*sigh* I hope this is not too big a disaster!
  8. That is EXACTLY what I was going to say! Take pics of the ceilings, walls and floors too.
  9. About 3 years ago when we had horrible rains here in Calif our 90 year old flat roof house leaked in about 5 of the rooms. It was literally one of the top 5 worst times of my life. Your insurance will need to send the guys with the fans and they will have to stay going as long as it take to dry everything out, to prevent mold, etc. It is loud and annoying. Ours stayed 10 full days. Then they have to take the walls down to where they are no longer wet and dry them out, then redo them. We had lathe and plaster so it was messy and horrible.
    I had my dad come over when they were doing the work to make sure they were doing a good job.
    Yes, if you sell your house in less than 7 years (this law varies state to state) you have to disclose water damage, but keep your receipts and records so you can show it was fixed..which will make it no big deal, the future buyers just want to see how it was fixed. This is not a fun event. I would suggest that you have 10mg valium handy, or lots of vodka. Good luck and PM me if you need any other info about water damage. Ours took 3 months start to finish, during which time I had got rhuematiod you know an autoimmune doubt caused by the stress.
  10. Aaahhh!!! It takes that long to fix?? EVeryone made it sound like a 3 week project, which I extrapolated to 4-6 weeks (since everyone lies on timelines!). But 3 months?? Yuck. It sounds like my damage is so much less extensive than yours, though.
  11. Well, in that case, it's got to be one of two things.

    Your roof leaks somewhere. Badly enough to gather enough water to possible gather in one spot and then burst through.

    OR, someone is messing with you. They snuck in and turned the facet on while you were at work.
  12. Well, it's *definitely* not the latter:nogood:, so I'm gonna have to start investigating the former! Would a roof leak collect on the second floor, though? I see no water damage whatsoever on the 3rd floor. Very odd--the guy from the drying company can't figure it out either. I'm nervous that it's some leak that's temporarily plugged at the moment and will result in copious additional flooding later.:cursing:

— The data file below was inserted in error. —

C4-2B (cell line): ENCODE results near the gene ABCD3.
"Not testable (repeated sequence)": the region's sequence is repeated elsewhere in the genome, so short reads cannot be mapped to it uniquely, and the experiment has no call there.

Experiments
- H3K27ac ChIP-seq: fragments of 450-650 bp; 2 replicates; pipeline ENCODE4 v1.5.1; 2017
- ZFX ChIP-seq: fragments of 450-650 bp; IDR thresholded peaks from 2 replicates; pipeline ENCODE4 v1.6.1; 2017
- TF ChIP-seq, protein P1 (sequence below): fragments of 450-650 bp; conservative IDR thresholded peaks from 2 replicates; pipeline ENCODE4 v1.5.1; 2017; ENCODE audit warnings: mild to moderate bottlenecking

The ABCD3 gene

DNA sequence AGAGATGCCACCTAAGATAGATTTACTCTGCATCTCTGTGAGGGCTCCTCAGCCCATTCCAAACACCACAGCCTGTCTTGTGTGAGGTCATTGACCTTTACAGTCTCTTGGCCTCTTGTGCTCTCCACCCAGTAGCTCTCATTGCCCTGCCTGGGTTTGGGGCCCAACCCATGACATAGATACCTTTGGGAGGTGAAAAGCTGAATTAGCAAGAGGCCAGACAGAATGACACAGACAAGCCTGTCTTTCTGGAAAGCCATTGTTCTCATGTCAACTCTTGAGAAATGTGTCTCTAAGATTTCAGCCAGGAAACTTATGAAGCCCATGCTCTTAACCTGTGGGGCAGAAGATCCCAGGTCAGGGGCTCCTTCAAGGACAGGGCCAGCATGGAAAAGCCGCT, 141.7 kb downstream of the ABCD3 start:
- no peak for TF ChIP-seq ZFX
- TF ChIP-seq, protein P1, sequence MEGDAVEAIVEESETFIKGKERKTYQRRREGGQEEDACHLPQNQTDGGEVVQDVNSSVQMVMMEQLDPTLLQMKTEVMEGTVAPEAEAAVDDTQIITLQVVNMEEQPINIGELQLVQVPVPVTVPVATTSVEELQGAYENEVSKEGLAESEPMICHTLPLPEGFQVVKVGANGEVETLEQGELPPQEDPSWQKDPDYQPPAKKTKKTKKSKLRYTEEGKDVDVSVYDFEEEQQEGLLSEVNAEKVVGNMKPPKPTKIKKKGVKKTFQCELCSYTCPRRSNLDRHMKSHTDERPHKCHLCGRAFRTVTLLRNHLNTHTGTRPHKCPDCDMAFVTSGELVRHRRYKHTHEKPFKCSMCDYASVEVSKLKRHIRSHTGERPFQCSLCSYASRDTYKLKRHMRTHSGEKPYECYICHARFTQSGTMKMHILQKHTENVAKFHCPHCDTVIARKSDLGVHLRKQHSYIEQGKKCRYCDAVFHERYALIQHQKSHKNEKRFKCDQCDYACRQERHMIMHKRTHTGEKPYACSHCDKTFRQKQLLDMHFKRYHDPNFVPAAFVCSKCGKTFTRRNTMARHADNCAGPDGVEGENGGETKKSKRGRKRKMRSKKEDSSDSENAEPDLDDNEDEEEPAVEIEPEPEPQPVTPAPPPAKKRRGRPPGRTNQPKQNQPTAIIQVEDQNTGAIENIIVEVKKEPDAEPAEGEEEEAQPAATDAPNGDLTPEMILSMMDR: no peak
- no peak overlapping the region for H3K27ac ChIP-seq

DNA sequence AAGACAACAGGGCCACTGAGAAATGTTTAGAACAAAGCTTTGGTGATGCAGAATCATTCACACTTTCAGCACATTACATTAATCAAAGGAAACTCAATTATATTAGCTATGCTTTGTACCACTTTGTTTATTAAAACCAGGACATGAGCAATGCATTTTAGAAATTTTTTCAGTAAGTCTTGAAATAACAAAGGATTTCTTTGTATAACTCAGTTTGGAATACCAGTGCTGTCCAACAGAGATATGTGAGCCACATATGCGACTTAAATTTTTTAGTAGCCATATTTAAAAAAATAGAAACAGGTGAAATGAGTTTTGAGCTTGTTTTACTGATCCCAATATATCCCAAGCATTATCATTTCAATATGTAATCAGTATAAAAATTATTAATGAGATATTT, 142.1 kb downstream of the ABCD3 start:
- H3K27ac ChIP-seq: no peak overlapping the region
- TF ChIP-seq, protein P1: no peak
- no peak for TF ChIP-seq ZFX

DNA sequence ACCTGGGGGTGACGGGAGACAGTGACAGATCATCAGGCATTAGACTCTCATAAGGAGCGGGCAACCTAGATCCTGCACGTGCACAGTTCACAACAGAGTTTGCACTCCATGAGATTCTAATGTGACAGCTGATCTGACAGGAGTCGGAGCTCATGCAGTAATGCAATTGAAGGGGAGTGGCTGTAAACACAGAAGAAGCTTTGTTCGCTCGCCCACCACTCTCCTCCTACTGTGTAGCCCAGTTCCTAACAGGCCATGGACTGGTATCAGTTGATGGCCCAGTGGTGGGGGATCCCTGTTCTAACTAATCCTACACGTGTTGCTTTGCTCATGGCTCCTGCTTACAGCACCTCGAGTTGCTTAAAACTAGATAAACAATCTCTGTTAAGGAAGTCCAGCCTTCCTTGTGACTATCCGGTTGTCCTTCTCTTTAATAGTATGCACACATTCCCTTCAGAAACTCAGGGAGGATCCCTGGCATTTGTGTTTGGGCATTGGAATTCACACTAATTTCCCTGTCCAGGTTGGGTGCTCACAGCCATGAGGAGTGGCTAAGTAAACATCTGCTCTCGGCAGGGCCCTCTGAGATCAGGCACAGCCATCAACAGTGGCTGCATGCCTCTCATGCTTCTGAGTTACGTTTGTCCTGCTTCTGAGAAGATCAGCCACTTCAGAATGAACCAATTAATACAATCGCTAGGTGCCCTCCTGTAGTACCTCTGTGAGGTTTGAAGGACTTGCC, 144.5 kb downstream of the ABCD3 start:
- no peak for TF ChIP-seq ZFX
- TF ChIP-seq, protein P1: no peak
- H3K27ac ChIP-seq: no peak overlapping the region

13. There's no way valves got forced open. Plumbing valves aren't like doors. You can't force the open (unless you have some funky valves. They're either seated valves, where there's a flat seal (think a rubber circle with a hole in the center) and a "plunger" that is pressed against the seal via the rotation of a faucet handle, or it's a ball valve, which is a ball with a hole in it that's rotated by a lever to either rotate the ball so the hole is in line with the pipes allowing water to flow, or it's perpendicular which blocks flow. Either way, pressure won't force the valve to be twisted open (both valves require twisting to close or open).

    So, there's no leak now? Do you think it's possible your neighbor's pipes burst?

    Whoa whoa whoa...I just reread your post. So the kitchen sink was overflowed? you think you perhaps turned on the faucet and left it on by accident? Since there was no water you didn't realize you left the faucet on when you were trying to see if you had water? When the pipes thawed....overflowed sink and flooded house.

    Also, for future reference...when it gets that cold, leave a faucet running with a steady stream. Not like full blast...just enough to keep the water flowing so it doesn't freeze. That should keep things flowing and ensure you have water the next morning.

  14. yep. it was probably an accident, you just forgot to turn them off. My pipes were frozen a few times last year and I once, unknowingly, left the faucets on, thank God I was home and heard the gushing water.
  15. ^^^ I didn't even read her response...pretty much saying the same thing I did. ;)